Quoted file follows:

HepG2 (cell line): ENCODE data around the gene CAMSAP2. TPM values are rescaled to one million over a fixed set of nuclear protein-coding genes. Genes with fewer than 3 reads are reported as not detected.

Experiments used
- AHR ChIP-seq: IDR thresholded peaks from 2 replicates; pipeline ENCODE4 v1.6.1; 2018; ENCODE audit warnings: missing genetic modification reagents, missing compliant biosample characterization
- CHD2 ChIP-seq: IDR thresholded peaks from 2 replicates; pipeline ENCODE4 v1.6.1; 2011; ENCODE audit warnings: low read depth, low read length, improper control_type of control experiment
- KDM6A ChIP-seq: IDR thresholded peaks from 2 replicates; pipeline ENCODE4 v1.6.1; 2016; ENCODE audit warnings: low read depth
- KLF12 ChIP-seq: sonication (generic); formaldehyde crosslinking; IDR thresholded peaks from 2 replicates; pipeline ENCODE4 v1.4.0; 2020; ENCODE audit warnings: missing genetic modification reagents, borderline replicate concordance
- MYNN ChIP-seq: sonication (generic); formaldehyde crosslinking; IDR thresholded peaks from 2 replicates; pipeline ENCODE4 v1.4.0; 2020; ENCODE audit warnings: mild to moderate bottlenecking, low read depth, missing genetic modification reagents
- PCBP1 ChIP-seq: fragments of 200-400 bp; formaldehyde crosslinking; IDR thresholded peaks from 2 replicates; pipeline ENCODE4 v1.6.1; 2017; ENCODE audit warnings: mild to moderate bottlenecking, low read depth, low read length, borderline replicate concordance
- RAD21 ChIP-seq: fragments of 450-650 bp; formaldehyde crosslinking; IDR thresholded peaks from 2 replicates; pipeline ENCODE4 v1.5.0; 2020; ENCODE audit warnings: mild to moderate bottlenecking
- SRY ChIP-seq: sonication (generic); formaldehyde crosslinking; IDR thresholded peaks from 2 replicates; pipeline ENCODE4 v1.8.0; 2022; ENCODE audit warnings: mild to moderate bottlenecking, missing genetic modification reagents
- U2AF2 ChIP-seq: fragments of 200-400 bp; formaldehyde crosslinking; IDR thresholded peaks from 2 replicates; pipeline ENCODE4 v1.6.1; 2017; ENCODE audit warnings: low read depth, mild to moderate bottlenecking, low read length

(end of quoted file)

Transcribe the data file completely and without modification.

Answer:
HepG2 (cell line): ENCODE data around the gene CAMSAP2. TPM values are rescaled to one million over a fixed set of nuclear protein-coding genes. Genes with fewer than 3 reads are reported as not detected.

Experiments used
- AHR ChIP-seq: IDR thresholded peaks from 2 replicates; pipeline ENCODE4 v1.6.1; 2018; ENCODE audit warnings: missing genetic modification reagents, missing compliant biosample characterization
- CHD2 ChIP-seq: IDR thresholded peaks from 2 replicates; pipeline ENCODE4 v1.6.1; 2011; ENCODE audit warnings: low read depth, low read length, improper control_type of control experiment
- KDM6A ChIP-seq: IDR thresholded peaks from 2 replicates; pipeline ENCODE4 v1.6.1; 2016; ENCODE audit warnings: low read depth
- KLF12 ChIP-seq: sonication (generic); formaldehyde crosslinking; IDR thresholded peaks from 2 replicates; pipeline ENCODE4 v1.4.0; 2020; ENCODE audit warnings: missing genetic modification reagents, borderline replicate concordance
- MYNN ChIP-seq: sonication (generic); formaldehyde crosslinking; IDR thresholded peaks from 2 replicates; pipeline ENCODE4 v1.4.0; 2020; ENCODE audit warnings: mild to moderate bottlenecking, low read depth, missing genetic modification reagents
- PCBP1 ChIP-seq: fragments of 200-400 bp; formaldehyde crosslinking; IDR thresholded peaks from 2 replicates; pipeline ENCODE4 v1.6.1; 2017; ENCODE audit warnings: mild to moderate bottlenecking, low read depth, low read length, borderline replicate concordance
- RAD21 ChIP-seq: fragments of 450-650 bp; formaldehyde crosslinking; IDR thresholded peaks from 2 replicates; pipeline ENCODE4 v1.5.0; 2020; ENCODE audit warnings: mild to moderate bottlenecking
- SRY ChIP-seq: sonication (generic); formaldehyde crosslinking; IDR thresholded peaks from 2 replicates; pipeline ENCODE4 v1.8.0; 2022; ENCODE audit warnings: mild to moderate bottlenecking, missing genetic modification reagents
- U2AF2 ChIP-seq: fragments of 200-400 bp; formaldehyde crosslinking; IDR thresholded peaks from 2 replicates; pipeline ENCODE4 v1.6.1; 2017; ENCODE audit warnings: low read depth, mild to moderate bottlenecking, low read length